Who killed the Jersey Shore's famous Fudge King?

Who killed the Jersey Shore's famous Fudge King?

From Tom Donaghy for The Atavist: "In the early 1960s, Harry had a string of Copper Kettle Fudge shops up and down the Shore. So revered were his stores that Harry was known far and wide as the Fudge King. He was even in talks to build a fudge factory—something that would’ve taken his Willy Wonka–ness to the next level—when he was savagely beaten to death on Labor Day 1964. His body was stuffed under the dashboard of his Lincoln Continental, parked at an after-hours nightclub called the Dunes. The case was never solved. I spent the next two years sorting through a trove of whispers and accusations around the murder. At first I was just curious, but the more I learned about Harry—a figure beloved by friends and strangers alike—the more intent I was to identify his killer."

Researchers who became famous for studying honesty are accused of making up data

When corporate cultures breed dishonesty - BBC Worklife

From Gideon Lewis-Kraus for The New Yorker: "Honesty researchers have found that fewer people lie about a coin flip—a binary outcome—than exaggerate the number on a die roll, reporting that they rolled a four when they actually rolled a three, especially if a four had come up on a test roll. Ariely has long used conclusions like these to maintain that most people lie a bit. Other researchers argue that the averages are misleading: most people don’t really lie much, but some people are prone to lie a lot. It now seems as though the “fudge factor” was less of an explanation of a phenomenon than a license for it—yet another just-so story about why a little deceit isn’t so bad after all. “I’ll tell you what the research on dishonesty says, but all that came from Dan and Francesca!” the former senior researcher said. “It’s like everything we know about this situation comes from the data that might have been fabricated.”

Ignatius Sancho was the first known Black person to vote in a British election, in the 1700s

From Public Domain Review: "Known during his lifetime as "the extraordinary Negro", Ignatius Sancho (c.1729–1780) was the first known Black Briton to vote in a British election, and the first person of African descent known to be given an obituary in the British press. After his parents died, Ignatius, just two years old, was brought by his master to England, and given to the man's three maiden sisters who lived in Greenwich. The sisters bestowed upon little Ignatius his surname, from a fancied resemblance to the Squire of Don Quixote. After being befriended by the Duke of Montago, Sancho learned to read and eventually became well known in the literary and artistic circles of the day. At the height of the debate about slavery, in 1766, Sancho wrote to the novelist Laurence Sterne asking him to help lobby for the abolition of the slave trade."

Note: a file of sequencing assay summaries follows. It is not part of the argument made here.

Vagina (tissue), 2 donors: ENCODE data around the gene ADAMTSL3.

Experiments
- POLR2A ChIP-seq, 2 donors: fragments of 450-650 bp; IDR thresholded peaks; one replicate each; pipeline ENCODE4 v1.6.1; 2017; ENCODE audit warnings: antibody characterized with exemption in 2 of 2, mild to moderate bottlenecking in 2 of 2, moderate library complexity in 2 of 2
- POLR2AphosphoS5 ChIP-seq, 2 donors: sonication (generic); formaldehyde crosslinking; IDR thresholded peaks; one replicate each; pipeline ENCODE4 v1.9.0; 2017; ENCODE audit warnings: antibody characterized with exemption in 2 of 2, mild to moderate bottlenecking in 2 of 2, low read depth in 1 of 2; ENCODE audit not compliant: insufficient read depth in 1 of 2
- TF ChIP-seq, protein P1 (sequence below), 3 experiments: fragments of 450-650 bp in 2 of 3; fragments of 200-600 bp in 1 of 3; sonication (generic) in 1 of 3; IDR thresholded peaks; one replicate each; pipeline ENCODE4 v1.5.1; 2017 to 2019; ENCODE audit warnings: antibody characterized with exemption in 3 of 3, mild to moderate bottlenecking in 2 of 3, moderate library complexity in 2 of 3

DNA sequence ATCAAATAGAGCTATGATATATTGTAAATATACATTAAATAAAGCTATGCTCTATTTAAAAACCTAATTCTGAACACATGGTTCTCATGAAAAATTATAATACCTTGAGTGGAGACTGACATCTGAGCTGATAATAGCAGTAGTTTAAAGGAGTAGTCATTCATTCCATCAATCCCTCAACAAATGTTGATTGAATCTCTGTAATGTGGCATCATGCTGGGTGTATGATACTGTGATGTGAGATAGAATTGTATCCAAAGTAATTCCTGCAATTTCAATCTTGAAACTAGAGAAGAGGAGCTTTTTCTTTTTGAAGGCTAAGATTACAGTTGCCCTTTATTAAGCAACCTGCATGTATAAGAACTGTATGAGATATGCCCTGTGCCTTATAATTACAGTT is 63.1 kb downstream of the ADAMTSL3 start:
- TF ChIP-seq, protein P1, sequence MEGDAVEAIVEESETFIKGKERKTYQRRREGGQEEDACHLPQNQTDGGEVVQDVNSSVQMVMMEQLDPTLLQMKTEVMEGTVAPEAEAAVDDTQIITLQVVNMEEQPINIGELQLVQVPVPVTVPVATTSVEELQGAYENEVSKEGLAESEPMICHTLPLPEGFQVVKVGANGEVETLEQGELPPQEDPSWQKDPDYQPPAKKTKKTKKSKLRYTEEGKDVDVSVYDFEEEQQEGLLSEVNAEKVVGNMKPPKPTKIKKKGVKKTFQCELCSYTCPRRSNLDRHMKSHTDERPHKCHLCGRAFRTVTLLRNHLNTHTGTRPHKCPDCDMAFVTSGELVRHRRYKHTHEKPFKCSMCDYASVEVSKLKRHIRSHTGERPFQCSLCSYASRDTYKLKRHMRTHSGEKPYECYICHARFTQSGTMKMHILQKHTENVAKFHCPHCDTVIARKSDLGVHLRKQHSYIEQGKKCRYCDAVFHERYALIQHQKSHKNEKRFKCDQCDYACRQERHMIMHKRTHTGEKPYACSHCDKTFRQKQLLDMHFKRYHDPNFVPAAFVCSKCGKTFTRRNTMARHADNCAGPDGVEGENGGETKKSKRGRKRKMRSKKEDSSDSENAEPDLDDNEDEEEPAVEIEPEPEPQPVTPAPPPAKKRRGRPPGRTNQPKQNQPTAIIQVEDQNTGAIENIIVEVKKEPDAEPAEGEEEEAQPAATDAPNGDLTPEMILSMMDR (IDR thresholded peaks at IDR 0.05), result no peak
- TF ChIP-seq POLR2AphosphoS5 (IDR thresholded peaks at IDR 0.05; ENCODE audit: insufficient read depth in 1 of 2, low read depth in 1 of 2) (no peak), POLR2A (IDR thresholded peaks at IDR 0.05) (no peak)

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If someone in a movie uses an Apple product, it means they aren't the villain

Rian Johnson on 'Knives Out' Casting, Daniel Craig's Southern Accent, and  Chris Evans Being 'a Jerk' | Vogue

From Mark Sweeney for The Guardian in 2020: "Film director Rian Johnson has lifted the lid on a secret in the world of product placement – Apple will not allow its kit to be used by a villainous character on screen. “Apple, they let you use iPhones in movies, but – and this is very pivotal – if you’re ever watching a mystery movie, bad guys cannot have iPhones on camera,” Johnson, whose credits include Star Wars: The Last Jedi, Looper and Knives Out, revealed in a video recorded for Vanity Fair. Johnson let the secret slip as he took viewers through an anatomy of a scene in Knives Out, a whodunnit with an ensemble cast including Daniel Craig, Toni Collette and Jamie Lee Curtis. In the pivotal scene, Lee Curtis’s character, Linda Drysdale, is seen holding an iPhone."

Water levels in Texas are so low that century-old ruins have reappeared

A bridge and rubble from a previous house that was underwater at Canyon Lake in Texas reappeared due to historically low water levels.

From Amanda Jackson for CNN: "Water levels are so low at Canyon Lake in Texas that an underwater cave and remnants of communities that stood more than a century ago at the site are reappearing. The lake, located in Comal County just northeast of San Antonio, is a man-made lake spanning 8,200 acres with 80 miles of shoreline. It was constructed in 1958 to help mitigate flooding and preserve water and was filled with water by 1968, according to the US Army Corps of Engineers. The towns of Hancock and Crane’s Mill, founded by German immigrants in the 1850s, once occupied the space now filled by water, according to CNN affiliate KSAT. Some of Perez’ images show remnants of a house that lay on the lake’s floor. Remnants of the Hancock bridge were also visible."

Argentina has an almost completely circular, rotating island known as The Eye

From My Best Place: "The Eye is a small and mysterious islet located in the delta of the Parana river, between Buonos Aires and Campana, in Argentina. It is a thin strip of land which is a perfect circle of 120 meters, a shape which rotates on itself. The island continuously rotates around its axis and scientists attribute the strange movement to the presence of large natural wells that create streams of water which are capable of moving the island. The Eye was discovered by the Argentine director Sergio Neuspiller during his search for a place to shoot a film about the paranormal. The place immediately presented the perfect setting, but when the director returned to review it, he discovered that the island had moved and decided to abandon the film to make a scientific documentary."

When runners pass a restaurant, diners think something is chasing them and flee

From Science Girl on Twitter: